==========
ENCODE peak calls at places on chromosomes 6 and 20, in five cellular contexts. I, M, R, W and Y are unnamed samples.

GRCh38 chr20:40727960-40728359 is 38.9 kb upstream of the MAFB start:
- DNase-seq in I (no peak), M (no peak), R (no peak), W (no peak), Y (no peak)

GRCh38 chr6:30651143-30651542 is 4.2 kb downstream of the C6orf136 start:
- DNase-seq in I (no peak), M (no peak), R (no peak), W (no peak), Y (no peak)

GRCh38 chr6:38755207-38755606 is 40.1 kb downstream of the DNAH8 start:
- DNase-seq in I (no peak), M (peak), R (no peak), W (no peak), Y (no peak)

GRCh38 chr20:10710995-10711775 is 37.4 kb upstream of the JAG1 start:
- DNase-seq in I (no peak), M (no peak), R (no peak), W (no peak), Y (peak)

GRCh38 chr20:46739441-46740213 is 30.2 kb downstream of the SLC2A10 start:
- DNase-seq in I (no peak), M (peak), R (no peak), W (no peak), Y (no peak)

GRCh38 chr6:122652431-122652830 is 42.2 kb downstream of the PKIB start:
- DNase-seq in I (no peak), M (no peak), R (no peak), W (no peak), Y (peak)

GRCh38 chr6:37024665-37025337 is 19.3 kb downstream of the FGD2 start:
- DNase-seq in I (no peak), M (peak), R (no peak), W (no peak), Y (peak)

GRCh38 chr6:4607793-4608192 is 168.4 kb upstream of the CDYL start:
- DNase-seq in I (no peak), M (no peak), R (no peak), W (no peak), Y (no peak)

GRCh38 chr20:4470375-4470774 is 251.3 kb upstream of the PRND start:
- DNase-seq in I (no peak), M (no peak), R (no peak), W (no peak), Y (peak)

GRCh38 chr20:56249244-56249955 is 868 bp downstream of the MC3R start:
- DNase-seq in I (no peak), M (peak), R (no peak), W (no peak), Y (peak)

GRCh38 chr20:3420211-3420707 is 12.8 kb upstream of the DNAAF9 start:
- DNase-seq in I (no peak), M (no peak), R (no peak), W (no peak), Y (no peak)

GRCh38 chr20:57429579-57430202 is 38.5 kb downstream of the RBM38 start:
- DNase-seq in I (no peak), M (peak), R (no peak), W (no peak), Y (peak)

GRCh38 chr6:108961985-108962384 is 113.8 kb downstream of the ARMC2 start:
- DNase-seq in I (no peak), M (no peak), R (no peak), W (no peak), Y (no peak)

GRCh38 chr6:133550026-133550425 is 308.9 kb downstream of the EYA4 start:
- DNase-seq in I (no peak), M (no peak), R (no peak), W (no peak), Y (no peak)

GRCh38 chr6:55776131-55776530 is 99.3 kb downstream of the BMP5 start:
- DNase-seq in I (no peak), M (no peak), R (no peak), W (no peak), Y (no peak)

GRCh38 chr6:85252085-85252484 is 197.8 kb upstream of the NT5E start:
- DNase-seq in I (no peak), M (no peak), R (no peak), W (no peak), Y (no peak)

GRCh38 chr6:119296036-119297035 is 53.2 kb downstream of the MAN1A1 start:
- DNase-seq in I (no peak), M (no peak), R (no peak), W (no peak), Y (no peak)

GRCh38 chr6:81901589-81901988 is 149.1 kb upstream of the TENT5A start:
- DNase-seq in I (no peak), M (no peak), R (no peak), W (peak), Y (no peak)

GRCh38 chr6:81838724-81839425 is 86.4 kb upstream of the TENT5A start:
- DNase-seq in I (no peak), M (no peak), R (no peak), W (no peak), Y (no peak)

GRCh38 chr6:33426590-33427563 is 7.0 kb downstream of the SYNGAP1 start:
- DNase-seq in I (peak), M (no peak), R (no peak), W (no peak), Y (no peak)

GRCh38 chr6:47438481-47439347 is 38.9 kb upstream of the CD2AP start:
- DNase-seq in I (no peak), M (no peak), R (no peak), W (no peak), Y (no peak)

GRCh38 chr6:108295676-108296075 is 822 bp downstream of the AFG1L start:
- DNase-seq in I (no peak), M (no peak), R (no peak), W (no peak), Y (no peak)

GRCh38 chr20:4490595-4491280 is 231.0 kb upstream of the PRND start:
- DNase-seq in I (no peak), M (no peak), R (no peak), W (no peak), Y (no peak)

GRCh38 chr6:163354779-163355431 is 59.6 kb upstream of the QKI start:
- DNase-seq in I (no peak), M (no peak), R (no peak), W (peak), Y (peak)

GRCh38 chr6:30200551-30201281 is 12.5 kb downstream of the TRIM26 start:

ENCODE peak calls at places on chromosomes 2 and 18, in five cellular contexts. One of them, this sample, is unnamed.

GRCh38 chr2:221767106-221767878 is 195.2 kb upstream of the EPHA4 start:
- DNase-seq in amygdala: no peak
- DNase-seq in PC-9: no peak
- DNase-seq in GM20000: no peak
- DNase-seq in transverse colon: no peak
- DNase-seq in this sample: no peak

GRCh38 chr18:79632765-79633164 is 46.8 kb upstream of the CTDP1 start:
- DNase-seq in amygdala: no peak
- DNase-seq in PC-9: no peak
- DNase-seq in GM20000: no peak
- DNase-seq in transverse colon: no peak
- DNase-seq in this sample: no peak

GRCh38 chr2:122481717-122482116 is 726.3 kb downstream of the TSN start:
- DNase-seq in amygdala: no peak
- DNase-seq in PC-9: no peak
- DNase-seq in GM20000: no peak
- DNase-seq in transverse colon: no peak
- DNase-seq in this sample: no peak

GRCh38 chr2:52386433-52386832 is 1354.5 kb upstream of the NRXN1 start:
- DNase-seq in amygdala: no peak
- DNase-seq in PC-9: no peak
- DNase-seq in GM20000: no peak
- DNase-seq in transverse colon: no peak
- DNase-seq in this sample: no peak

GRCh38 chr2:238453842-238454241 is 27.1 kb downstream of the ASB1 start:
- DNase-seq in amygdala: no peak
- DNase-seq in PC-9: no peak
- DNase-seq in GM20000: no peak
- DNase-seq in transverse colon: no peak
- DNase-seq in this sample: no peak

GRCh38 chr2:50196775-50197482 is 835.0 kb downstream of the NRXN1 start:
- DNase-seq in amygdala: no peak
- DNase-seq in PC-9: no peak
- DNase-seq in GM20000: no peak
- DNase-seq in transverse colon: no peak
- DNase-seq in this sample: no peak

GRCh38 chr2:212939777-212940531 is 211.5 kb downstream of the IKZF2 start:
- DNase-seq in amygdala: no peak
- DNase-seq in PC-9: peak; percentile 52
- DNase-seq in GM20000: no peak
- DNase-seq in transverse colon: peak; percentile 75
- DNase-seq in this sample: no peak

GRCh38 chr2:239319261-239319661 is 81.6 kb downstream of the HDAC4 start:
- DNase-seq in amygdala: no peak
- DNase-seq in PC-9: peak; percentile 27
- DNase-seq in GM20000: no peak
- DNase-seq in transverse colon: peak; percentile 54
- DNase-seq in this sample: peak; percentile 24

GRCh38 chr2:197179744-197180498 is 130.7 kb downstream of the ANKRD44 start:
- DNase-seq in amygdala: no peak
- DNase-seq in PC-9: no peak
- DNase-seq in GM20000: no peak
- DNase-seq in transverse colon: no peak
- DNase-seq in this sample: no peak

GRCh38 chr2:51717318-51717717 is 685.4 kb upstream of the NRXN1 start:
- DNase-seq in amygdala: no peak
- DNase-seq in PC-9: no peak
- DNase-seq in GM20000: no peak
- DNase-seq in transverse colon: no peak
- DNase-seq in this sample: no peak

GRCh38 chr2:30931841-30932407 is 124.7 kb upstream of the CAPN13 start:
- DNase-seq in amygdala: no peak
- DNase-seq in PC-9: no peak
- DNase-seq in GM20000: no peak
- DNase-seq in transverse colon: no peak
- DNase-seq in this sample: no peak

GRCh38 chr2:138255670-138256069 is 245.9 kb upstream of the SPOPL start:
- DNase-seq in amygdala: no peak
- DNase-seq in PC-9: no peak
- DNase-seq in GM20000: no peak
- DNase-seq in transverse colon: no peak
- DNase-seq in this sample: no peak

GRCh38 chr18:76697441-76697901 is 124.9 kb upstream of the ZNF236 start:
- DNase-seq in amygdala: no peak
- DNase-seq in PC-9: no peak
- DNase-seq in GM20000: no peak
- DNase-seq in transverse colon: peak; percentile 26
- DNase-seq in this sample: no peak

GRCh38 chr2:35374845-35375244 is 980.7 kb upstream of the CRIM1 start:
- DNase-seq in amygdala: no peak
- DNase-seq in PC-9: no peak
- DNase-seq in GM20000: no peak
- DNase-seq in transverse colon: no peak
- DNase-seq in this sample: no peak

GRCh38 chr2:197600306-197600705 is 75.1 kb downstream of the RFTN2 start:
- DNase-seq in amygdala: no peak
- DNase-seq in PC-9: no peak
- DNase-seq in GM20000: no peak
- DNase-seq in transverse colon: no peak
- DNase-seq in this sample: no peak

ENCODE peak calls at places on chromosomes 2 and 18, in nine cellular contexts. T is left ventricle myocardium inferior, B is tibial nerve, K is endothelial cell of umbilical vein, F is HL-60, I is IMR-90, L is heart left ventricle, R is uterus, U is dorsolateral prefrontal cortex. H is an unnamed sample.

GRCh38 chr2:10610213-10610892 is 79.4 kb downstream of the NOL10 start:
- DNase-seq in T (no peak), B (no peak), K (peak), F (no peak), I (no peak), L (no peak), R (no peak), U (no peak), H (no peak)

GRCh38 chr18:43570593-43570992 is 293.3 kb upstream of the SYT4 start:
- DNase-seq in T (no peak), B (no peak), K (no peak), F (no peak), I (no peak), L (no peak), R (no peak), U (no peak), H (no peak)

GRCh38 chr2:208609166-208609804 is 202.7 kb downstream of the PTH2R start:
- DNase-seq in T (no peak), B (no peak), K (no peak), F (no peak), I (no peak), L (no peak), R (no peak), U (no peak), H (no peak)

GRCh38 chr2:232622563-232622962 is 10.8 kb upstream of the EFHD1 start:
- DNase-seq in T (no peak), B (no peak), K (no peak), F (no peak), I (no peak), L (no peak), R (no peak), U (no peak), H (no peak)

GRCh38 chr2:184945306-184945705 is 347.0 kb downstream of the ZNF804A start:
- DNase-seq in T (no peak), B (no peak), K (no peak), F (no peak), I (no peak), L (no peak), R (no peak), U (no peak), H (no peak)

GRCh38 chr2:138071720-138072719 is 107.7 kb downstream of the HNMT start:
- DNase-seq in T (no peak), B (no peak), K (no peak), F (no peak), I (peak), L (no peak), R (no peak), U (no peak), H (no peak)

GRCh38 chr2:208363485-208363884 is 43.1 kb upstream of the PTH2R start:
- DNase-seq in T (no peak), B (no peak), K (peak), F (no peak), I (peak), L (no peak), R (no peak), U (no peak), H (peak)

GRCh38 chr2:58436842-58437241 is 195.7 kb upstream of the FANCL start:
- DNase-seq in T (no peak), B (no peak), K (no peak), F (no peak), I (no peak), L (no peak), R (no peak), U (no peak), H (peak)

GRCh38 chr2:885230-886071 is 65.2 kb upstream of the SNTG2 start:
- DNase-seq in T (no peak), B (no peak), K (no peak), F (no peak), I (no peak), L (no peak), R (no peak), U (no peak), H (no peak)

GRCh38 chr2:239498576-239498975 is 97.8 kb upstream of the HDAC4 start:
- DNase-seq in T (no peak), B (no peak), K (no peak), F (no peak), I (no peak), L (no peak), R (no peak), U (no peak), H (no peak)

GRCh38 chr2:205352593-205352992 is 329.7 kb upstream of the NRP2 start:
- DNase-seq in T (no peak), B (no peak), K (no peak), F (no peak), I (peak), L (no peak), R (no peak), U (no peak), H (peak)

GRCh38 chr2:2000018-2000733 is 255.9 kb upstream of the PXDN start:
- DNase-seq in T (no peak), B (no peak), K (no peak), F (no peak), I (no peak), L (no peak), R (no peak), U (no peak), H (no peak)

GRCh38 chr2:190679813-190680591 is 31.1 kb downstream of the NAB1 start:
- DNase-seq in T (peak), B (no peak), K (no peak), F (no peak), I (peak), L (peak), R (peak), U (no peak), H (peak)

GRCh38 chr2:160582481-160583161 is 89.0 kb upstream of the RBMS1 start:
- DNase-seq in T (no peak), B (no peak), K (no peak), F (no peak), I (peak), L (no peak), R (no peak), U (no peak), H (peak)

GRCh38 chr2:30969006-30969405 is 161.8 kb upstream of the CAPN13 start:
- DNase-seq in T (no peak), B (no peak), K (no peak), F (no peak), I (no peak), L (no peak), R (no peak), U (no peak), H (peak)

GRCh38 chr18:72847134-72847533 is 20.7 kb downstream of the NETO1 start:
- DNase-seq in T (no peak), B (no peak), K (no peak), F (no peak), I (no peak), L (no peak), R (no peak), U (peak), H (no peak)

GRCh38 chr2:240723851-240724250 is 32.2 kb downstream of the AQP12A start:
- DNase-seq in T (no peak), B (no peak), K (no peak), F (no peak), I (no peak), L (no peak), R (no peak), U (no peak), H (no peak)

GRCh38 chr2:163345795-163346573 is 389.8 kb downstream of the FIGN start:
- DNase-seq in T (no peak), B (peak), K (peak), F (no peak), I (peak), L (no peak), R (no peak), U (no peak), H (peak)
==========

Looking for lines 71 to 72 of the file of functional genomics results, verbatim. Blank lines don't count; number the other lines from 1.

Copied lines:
- DNase-seq in amygdala: no peak
- DNase-seq in PC-9: no peak